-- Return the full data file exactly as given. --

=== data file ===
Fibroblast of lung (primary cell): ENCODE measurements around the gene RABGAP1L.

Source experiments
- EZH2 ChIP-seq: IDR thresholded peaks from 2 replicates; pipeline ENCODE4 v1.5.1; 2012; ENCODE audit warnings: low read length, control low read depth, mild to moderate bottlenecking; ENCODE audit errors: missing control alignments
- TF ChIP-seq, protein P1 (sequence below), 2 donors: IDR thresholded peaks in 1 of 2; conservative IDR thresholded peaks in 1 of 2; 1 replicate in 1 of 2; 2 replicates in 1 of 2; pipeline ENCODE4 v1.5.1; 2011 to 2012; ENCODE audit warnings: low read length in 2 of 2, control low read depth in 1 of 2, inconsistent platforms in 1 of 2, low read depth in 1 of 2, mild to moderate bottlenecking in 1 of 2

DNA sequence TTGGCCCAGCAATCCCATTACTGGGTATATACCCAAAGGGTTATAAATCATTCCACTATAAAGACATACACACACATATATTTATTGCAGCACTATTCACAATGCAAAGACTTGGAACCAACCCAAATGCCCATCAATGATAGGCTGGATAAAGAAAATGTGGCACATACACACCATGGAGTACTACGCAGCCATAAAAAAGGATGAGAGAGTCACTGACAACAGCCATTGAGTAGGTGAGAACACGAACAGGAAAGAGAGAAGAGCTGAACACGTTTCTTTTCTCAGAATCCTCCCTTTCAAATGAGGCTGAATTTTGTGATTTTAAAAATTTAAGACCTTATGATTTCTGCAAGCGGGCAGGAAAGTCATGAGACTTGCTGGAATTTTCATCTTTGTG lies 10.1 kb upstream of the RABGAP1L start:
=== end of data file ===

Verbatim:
Fibroblast of lung (primary cell): ENCODE measurements around the gene RABGAP1L.

Source experiments
- EZH2 ChIP-seq: IDR thresholded peaks from 2 replicates; pipeline ENCODE4 v1.5.1; 2012; ENCODE audit warnings: low read length, control low read depth, mild to moderate bottlenecking; ENCODE audit errors: missing control alignments
- TF ChIP-seq, protein P1 (sequence below), 2 donors: IDR thresholded peaks in 1 of 2; conservative IDR thresholded peaks in 1 of 2; 1 replicate in 1 of 2; 2 replicates in 1 of 2; pipeline ENCODE4 v1.5.1; 2011 to 2012; ENCODE audit warnings: low read length in 2 of 2, control low read depth in 1 of 2, inconsistent platforms in 1 of 2, low read depth in 1 of 2, mild to moderate bottlenecking in 1 of 2

DNA sequence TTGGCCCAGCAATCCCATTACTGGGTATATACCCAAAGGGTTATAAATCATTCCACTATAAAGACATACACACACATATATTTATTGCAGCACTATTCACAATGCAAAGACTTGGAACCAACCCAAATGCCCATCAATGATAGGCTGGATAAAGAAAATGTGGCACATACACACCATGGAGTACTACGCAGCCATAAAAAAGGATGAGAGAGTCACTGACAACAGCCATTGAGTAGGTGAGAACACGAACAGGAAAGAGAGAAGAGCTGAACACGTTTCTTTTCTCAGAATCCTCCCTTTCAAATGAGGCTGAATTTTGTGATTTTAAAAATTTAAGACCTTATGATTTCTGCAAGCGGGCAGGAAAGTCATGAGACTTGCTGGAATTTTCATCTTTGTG lies 10.1 kb upstream of the RABGAP1L start: